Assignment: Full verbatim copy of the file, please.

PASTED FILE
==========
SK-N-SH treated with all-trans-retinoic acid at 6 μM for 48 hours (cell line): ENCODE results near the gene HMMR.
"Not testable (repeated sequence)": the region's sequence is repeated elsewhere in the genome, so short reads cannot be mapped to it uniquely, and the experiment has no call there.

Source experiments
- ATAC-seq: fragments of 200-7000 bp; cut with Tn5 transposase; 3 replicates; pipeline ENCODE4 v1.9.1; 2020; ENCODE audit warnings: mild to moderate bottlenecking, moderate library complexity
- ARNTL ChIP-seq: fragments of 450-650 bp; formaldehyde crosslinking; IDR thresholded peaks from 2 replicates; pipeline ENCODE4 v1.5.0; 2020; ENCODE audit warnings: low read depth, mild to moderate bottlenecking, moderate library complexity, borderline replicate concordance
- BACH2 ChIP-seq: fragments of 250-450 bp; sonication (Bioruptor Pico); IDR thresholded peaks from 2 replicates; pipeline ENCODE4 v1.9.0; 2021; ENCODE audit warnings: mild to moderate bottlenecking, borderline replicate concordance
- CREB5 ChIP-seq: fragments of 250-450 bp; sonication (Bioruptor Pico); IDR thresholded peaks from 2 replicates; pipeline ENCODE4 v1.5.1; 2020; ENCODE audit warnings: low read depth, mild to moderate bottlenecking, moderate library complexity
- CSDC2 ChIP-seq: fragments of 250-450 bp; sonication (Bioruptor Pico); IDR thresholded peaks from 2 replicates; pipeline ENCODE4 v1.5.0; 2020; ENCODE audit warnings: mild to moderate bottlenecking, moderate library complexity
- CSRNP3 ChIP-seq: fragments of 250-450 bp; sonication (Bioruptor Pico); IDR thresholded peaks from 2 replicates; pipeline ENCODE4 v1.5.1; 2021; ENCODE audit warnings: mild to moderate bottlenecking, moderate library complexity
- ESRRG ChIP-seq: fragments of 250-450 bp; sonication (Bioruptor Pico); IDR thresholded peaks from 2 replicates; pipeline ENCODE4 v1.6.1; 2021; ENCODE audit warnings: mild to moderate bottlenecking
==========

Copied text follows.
SK-N-SH treated with all-trans-retinoic acid at 6 μM for 48 hours (cell line): ENCODE results near the gene HMMR.
"Not testable (repeated sequence)": the region's sequence is repeated elsewhere in the genome, so short reads cannot be mapped to it uniquely, and the experiment has no call there.

Source experiments
- ATAC-seq: fragments of 200-7000 bp; cut with Tn5 transposase; 3 replicates; pipeline ENCODE4 v1.9.1; 2020; ENCODE audit warnings: mild to moderate bottlenecking, moderate library complexity
- ARNTL ChIP-seq: fragments of 450-650 bp; formaldehyde crosslinking; IDR thresholded peaks from 2 replicates; pipeline ENCODE4 v1.5.0; 2020; ENCODE audit warnings: low read depth, mild to moderate bottlenecking, moderate library complexity, borderline replicate concordance
- BACH2 ChIP-seq: fragments of 250-450 bp; sonication (Bioruptor Pico); IDR thresholded peaks from 2 replicates; pipeline ENCODE4 v1.9.0; 2021; ENCODE audit warnings: mild to moderate bottlenecking, borderline replicate concordance
- CREB5 ChIP-seq: fragments of 250-450 bp; sonication (Bioruptor Pico); IDR thresholded peaks from 2 replicates; pipeline ENCODE4 v1.5.1; 2020; ENCODE audit warnings: low read depth, mild to moderate bottlenecking, moderate library complexity
- CSDC2 ChIP-seq: fragments of 250-450 bp; sonication (Bioruptor Pico); IDR thresholded peaks from 2 replicates; pipeline ENCODE4 v1.5.0; 2020; ENCODE audit warnings: mild to moderate bottlenecking, moderate library complexity
- CSRNP3 ChIP-seq: fragments of 250-450 bp; sonication (Bioruptor Pico); IDR thresholded peaks from 2 replicates; pipeline ENCODE4 v1.5.1; 2021; ENCODE audit warnings: mild to moderate bottlenecking, moderate library complexity
- ESRRG ChIP-seq: fragments of 250-450 bp; sonication (Bioruptor Pico); IDR thresholded peaks from 2 replicates; pipeline ENCODE4 v1.6.1; 2021; ENCODE audit warnings: mild to moderate bottlenecking